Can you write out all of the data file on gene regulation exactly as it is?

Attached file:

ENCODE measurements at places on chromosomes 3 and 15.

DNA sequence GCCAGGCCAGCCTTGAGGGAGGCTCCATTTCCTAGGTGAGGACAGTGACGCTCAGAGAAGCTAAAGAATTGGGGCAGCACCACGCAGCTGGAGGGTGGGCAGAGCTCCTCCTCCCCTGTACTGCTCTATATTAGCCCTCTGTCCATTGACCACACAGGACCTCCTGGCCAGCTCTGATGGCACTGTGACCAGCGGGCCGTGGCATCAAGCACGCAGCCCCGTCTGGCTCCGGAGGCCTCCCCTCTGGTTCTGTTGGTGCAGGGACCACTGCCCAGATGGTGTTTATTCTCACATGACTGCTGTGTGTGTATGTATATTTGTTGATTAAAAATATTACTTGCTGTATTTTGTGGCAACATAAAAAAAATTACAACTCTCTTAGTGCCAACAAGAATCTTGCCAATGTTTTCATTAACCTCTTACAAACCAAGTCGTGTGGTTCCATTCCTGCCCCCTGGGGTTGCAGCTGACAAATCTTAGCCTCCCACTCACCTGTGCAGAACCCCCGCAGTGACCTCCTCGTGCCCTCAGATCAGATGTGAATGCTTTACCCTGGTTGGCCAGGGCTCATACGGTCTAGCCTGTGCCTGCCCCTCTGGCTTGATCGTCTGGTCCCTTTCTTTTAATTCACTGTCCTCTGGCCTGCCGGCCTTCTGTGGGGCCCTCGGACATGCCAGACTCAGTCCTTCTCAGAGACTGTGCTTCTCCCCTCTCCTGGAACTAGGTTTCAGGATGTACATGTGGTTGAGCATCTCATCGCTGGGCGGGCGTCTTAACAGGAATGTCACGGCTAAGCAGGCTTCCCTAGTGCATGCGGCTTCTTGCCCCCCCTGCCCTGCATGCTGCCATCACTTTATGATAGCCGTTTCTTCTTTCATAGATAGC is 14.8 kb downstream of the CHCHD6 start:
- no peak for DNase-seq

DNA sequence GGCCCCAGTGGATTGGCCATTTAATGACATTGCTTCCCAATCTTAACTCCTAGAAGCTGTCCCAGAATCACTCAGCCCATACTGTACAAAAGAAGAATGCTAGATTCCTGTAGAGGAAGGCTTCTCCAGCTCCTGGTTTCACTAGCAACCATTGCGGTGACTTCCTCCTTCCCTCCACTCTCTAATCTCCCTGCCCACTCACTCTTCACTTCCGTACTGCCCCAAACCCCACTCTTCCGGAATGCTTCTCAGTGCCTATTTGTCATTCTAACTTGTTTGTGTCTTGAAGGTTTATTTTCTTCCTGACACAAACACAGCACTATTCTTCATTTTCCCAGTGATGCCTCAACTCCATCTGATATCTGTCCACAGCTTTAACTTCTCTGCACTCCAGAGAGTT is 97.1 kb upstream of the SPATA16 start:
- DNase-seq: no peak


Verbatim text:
ENCODE measurements at places on chromosomes 3 and 15.

DNA sequence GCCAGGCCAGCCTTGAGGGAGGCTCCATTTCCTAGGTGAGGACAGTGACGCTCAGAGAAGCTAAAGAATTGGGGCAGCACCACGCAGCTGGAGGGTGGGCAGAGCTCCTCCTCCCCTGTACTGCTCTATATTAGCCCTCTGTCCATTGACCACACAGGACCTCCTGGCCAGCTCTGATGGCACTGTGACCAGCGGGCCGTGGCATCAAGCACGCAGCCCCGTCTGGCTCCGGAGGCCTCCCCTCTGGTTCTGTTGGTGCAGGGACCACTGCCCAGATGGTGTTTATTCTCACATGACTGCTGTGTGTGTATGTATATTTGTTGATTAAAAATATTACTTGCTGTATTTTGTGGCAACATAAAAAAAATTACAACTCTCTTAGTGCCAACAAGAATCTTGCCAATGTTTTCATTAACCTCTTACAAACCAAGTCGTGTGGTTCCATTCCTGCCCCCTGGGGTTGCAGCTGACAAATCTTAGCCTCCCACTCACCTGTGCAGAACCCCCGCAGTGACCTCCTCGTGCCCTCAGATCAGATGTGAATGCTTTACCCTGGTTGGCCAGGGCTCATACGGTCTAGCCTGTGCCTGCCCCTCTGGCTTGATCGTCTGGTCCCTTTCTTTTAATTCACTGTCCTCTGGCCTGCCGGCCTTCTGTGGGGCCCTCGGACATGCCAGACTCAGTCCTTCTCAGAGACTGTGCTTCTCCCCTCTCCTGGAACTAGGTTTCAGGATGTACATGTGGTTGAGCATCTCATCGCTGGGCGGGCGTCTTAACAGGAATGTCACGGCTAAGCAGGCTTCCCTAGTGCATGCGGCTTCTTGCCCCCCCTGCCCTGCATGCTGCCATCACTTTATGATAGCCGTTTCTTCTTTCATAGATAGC is 14.8 kb downstream of the CHCHD6 start:
- no peak for DNase-seq

DNA sequence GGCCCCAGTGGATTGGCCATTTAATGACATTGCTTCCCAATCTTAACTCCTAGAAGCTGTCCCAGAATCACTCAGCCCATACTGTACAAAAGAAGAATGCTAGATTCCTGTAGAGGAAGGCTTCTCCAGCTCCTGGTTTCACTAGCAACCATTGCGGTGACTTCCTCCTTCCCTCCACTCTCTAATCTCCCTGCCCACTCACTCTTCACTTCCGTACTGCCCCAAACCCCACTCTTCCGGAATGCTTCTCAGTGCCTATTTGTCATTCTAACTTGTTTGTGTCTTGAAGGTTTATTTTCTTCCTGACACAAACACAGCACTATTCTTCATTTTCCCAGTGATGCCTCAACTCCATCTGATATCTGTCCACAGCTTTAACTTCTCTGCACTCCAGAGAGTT is 97.1 kb upstream of the SPATA16 start:
- DNase-seq: no peak